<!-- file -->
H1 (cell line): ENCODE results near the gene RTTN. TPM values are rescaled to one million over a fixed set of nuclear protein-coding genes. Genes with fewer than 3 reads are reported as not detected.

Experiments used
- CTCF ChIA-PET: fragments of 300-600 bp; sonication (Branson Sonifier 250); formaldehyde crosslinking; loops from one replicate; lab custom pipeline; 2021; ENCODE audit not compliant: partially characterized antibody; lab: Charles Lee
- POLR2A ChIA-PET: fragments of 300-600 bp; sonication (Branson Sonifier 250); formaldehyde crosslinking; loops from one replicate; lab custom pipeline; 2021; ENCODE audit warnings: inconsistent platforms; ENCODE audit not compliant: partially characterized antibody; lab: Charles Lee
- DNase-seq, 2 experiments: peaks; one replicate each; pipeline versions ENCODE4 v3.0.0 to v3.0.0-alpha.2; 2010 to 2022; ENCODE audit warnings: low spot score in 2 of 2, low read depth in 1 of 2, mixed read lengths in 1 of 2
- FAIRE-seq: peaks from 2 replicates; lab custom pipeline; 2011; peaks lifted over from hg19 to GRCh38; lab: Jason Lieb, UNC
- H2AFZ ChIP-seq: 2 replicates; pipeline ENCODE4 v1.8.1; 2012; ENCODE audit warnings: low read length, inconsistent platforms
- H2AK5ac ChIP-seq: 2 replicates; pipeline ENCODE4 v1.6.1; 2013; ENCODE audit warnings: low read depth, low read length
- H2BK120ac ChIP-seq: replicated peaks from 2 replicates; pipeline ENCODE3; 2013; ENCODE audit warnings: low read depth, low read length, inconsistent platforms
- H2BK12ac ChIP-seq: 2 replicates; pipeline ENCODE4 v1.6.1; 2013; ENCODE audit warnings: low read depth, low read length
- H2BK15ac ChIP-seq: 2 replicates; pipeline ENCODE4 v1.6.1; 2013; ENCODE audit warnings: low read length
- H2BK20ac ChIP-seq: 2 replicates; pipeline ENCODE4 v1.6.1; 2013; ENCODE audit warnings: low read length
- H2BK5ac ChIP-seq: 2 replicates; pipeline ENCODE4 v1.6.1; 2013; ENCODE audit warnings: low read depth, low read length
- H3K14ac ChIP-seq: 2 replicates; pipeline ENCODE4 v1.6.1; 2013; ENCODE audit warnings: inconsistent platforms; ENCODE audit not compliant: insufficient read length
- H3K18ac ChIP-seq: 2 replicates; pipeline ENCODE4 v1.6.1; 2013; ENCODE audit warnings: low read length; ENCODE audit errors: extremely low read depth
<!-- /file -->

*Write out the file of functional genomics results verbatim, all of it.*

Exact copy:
H1 (cell line): ENCODE results near the gene RTTN. TPM values are rescaled to one million over a fixed set of nuclear protein-coding genes. Genes with fewer than 3 reads are reported as not detected.

Experiments used
- CTCF ChIA-PET: fragments of 300-600 bp; sonication (Branson Sonifier 250); formaldehyde crosslinking; loops from one replicate; lab custom pipeline; 2021; ENCODE audit not compliant: partially characterized antibody; lab: Charles Lee
- POLR2A ChIA-PET: fragments of 300-600 bp; sonication (Branson Sonifier 250); formaldehyde crosslinking; loops from one replicate; lab custom pipeline; 2021; ENCODE audit warnings: inconsistent platforms; ENCODE audit not compliant: partially characterized antibody; lab: Charles Lee
- DNase-seq, 2 experiments: peaks; one replicate each; pipeline versions ENCODE4 v3.0.0 to v3.0.0-alpha.2; 2010 to 2022; ENCODE audit warnings: low spot score in 2 of 2, low read depth in 1 of 2, mixed read lengths in 1 of 2
- FAIRE-seq: peaks from 2 replicates; lab custom pipeline; 2011; peaks lifted over from hg19 to GRCh38; lab: Jason Lieb, UNC
- H2AFZ ChIP-seq: 2 replicates; pipeline ENCODE4 v1.8.1; 2012; ENCODE audit warnings: low read length, inconsistent platforms
- H2AK5ac ChIP-seq: 2 replicates; pipeline ENCODE4 v1.6.1; 2013; ENCODE audit warnings: low read depth, low read length
- H2BK120ac ChIP-seq: replicated peaks from 2 replicates; pipeline ENCODE3; 2013; ENCODE audit warnings: low read depth, low read length, inconsistent platforms
- H2BK12ac ChIP-seq: 2 replicates; pipeline ENCODE4 v1.6.1; 2013; ENCODE audit warnings: low read depth, low read length
- H2BK15ac ChIP-seq: 2 replicates; pipeline ENCODE4 v1.6.1; 2013; ENCODE audit warnings: low read length
- H2BK20ac ChIP-seq: 2 replicates; pipeline ENCODE4 v1.6.1; 2013; ENCODE audit warnings: low read length
- H2BK5ac ChIP-seq: 2 replicates; pipeline ENCODE4 v1.6.1; 2013; ENCODE audit warnings: low read depth, low read length
- H3K14ac ChIP-seq: 2 replicates; pipeline ENCODE4 v1.6.1; 2013; ENCODE audit warnings: inconsistent platforms; ENCODE audit not compliant: insufficient read length
- H3K18ac ChIP-seq: 2 replicates; pipeline ENCODE4 v1.6.1; 2013; ENCODE audit warnings: low read length; ENCODE audit errors: extremely low read depth